By Tushna Commissariat
A visit to the Royal Observatory in Greenwich is incomplete without walking along the Prime Meridian of the world – the line that literally divides the east from the west – and taking some silly photos across it. But you may be disappointed to know that the actual 0° longitudinal line is nearly 100 m away, towards the east, from the plotted meridian. Indeed, your GPS would readily show you that the line actually cuts through the large park ahead of the observatory. I, for one, am impressed that the original line is off by only 100 m, considering that it was plotted in 1884. A recently published paper in the Journal of Geodesy points out that with the extreme accuracy of modern technology like GPS, which has replaced the traditional telescopic observations used to measure the Earth’s rotation, we can measure this difference. You can read more about it in this article in the Independent.
Quantum mechanics in a cup of coffee, hamming it up to the space station, the laws of political physics and more
By Hamish Johnston and Michael Banks
Physicists tend to drink lots of coffee so I wasn’t the least bit surprised to see the above video of Philip Moriarty explaining quantum mechanics using a vibrating cup of coffee. Moriarty, who is at the University of Nottingham, uses the coffee to explain the physics underlying his favourite image in physics. You will have to watch the video to find out which image that is, and there is more about the physics discussed in the video on Moriarty’s blog Symptoms of the Universe.
By Hamish Johnston and Michael Banks
You may remember back in 2013 when researchers at the National Institute of Standards and Technology (NIST) in the US entangled the motion of a tiny mechanical drum with a microwave field for the first time ever. Not content with that feat, NIST physicist Ray Simmonds, who was involved in the work, has now made a dance about it (but no song, yet). Teaming up with choreographer Sam Mitchell, the duo has created a modern dance piece entitled Dunamis Novem (“The chance happening of nine things”). Featuring four dancers, their movements are based on nine quantized energy levels of a harmonic oscillator – like the microscopic drum in the NIST work. For each level, Mitchell created corresponding dance actions, while Simmonds created a random-number generator – to add some “quantum randomness” – for the sequence of levels that the dancers perform at. If the dancers happen to touch each other, their actions become synchronized, which can then only be broken by a beam of light – demonstrating that a measurement collapses the entanglement.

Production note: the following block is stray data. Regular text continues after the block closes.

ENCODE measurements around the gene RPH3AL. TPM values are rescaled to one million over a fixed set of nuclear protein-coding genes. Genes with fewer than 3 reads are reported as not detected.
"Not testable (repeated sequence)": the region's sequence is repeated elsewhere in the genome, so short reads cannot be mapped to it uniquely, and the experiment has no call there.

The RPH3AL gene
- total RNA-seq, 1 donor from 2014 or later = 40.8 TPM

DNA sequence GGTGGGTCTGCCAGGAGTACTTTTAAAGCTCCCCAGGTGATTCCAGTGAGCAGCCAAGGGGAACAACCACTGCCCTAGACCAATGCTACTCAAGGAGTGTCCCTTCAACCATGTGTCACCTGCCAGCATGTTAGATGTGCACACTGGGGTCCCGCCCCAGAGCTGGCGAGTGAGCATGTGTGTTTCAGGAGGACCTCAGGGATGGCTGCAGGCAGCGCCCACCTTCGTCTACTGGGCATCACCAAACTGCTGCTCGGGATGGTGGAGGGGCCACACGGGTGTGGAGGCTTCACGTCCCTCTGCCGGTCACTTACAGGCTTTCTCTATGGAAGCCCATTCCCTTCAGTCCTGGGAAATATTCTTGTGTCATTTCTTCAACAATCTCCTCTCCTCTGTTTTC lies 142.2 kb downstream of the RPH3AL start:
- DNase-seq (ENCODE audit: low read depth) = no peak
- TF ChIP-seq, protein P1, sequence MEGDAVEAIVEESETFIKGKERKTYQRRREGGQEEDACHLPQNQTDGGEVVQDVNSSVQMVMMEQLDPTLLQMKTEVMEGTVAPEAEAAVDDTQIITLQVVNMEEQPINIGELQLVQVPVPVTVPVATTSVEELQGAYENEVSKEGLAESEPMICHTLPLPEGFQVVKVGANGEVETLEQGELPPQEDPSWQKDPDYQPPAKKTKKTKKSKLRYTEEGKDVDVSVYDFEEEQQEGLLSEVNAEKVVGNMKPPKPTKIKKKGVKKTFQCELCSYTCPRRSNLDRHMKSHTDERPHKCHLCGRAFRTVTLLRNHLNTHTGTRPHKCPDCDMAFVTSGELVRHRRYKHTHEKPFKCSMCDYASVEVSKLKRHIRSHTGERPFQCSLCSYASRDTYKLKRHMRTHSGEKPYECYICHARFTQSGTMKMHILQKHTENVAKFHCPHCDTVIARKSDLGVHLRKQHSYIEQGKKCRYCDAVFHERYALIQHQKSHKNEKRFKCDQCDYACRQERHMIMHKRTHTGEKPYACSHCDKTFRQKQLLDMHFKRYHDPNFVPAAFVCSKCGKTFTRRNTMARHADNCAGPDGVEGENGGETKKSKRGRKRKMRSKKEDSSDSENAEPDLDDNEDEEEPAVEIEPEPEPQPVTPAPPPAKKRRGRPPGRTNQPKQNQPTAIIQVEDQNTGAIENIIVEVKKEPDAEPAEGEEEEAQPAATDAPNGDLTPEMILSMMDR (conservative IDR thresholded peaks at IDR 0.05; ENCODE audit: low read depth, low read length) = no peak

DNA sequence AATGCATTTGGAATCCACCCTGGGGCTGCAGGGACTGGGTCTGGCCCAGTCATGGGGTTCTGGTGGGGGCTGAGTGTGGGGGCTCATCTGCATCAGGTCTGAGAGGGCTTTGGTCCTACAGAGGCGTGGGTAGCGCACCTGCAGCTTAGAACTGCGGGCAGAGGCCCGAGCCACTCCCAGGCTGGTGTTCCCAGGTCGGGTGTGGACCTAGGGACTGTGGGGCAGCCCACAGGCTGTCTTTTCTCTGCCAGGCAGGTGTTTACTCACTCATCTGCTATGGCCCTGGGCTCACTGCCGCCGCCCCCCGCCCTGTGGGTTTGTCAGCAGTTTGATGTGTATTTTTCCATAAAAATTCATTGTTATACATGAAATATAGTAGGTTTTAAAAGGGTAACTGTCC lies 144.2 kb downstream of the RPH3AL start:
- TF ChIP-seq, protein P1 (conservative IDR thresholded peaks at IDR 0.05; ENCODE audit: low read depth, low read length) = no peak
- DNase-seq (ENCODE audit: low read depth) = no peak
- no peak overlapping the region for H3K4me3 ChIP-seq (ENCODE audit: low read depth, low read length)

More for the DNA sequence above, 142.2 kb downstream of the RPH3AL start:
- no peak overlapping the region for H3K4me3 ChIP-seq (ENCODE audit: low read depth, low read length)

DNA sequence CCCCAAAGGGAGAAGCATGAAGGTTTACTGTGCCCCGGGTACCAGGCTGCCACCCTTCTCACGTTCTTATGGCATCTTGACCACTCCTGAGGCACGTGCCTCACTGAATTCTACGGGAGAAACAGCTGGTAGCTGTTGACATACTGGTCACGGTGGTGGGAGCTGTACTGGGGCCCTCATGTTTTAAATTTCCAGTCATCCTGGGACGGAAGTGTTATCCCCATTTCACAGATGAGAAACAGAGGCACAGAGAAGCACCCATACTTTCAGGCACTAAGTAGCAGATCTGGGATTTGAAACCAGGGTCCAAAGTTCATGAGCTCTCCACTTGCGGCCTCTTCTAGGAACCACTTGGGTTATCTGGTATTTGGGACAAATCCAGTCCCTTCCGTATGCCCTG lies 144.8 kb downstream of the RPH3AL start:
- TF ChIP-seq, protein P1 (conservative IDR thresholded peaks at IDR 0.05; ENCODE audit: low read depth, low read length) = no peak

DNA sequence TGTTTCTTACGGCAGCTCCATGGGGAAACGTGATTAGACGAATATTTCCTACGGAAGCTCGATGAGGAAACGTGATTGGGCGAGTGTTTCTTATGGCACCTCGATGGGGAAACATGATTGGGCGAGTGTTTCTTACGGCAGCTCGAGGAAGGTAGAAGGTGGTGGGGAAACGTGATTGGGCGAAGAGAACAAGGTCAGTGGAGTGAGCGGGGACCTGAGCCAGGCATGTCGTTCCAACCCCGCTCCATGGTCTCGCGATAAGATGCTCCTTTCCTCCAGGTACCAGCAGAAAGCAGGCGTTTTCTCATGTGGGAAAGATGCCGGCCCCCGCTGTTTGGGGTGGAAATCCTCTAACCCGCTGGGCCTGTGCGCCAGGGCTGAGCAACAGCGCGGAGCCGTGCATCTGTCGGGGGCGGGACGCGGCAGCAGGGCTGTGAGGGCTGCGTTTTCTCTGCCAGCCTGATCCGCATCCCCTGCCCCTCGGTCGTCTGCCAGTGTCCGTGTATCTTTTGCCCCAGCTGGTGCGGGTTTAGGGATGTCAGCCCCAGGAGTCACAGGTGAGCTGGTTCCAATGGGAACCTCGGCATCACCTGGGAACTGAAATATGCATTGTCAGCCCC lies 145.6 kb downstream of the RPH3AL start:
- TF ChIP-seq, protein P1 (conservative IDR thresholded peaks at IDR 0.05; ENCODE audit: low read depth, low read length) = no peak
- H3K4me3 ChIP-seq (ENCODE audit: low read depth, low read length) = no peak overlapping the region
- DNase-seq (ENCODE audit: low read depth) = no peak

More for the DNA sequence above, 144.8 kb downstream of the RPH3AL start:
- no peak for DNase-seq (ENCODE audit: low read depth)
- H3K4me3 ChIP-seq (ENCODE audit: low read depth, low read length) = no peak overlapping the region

NIST has published a Q&A with Mitchell and Simmonds with links to videos of the dance and the animations of the corresponding energy levels of the harmonic oscillator. A video of the first half of Dunamis Novem is shown above and a video of the entire dance is also available.
The Magnus effect in action, destroying the world, an astrophysicist camps out in Manchester and more
By Hamish Johnston and Michael Banks
This week’s Red Folder opens with a fantastic video (above) from the folks at Veritasium. It involves dropping a spinning basketball from the top of a very tall dam in Tasmania and watching as the ball accelerates away from the face of the dam before bouncing across the surface of the water below. In comparison, a non-spinning ball simply falls straight down. This happens because of the Magnus effect, which has also been used to create flying machines and sail-free wind-powered boats. The effect also plays an important role in ball sports such as tennis and is explained in much more detail in our article “The physics of football”.
By Tushna Commissariat
Mechanics was never my favourite topic when I was studying physics for my BSc, but I think I might have been more interested if we had looked at real-world situations rather than square blocks sliding down an incline plane. A bicycle that carries on, sans rider, without toppling over for quite a long time, for example, would have got my attention. This is a rather well-known quirk of mechanics though and it isn’t even the first time we have discussed it on the blog. Indeed, Physics World‘s James Dacey, a keen cyclist, delved into the topic in 2011. This week, we spotted a a new Minute Physics video on the subject, over at ZapperZ’s Physics and Physicists blog. Watch the video to get a good, if a tiny bit rushed, explanation of the three forces that come into play to allow a bicycle at a certain speed to zip along without its human companion. As the video suggests, all is not known about the secrets of free-wheeling bicycles just yet though, and I have a feeling that we will blog about it again in the years to come.